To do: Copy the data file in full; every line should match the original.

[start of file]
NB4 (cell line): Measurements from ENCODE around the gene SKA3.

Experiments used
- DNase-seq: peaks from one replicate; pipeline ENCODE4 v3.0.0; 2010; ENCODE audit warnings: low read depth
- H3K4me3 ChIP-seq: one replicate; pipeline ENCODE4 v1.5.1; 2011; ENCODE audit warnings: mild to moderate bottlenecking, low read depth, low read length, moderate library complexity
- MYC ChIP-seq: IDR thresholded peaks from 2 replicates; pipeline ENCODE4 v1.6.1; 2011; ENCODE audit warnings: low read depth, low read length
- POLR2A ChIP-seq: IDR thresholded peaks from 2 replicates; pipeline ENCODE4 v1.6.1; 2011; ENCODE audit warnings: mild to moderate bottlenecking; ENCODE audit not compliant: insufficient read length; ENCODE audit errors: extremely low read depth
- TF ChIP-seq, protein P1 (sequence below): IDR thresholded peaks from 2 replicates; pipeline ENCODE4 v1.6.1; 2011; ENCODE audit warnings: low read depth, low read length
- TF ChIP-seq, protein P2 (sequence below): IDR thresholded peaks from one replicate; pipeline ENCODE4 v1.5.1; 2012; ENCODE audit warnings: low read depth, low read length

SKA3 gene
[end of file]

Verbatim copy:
NB4 (cell line): Measurements from ENCODE around the gene SKA3.

Experiments used
- DNase-seq: peaks from one replicate; pipeline ENCODE4 v3.0.0; 2010; ENCODE audit warnings: low read depth
- H3K4me3 ChIP-seq: one replicate; pipeline ENCODE4 v1.5.1; 2011; ENCODE audit warnings: mild to moderate bottlenecking, low read depth, low read length, moderate library complexity
- MYC ChIP-seq: IDR thresholded peaks from 2 replicates; pipeline ENCODE4 v1.6.1; 2011; ENCODE audit warnings: low read depth, low read length
- POLR2A ChIP-seq: IDR thresholded peaks from 2 replicates; pipeline ENCODE4 v1.6.1; 2011; ENCODE audit warnings: mild to moderate bottlenecking; ENCODE audit not compliant: insufficient read length; ENCODE audit errors: extremely low read depth
- TF ChIP-seq, protein P1 (sequence below): IDR thresholded peaks from 2 replicates; pipeline ENCODE4 v1.6.1; 2011; ENCODE audit warnings: low read depth, low read length
- TF ChIP-seq, protein P2 (sequence below): IDR thresholded peaks from one replicate; pipeline ENCODE4 v1.5.1; 2012; ENCODE audit warnings: low read depth, low read length

SKA3 gene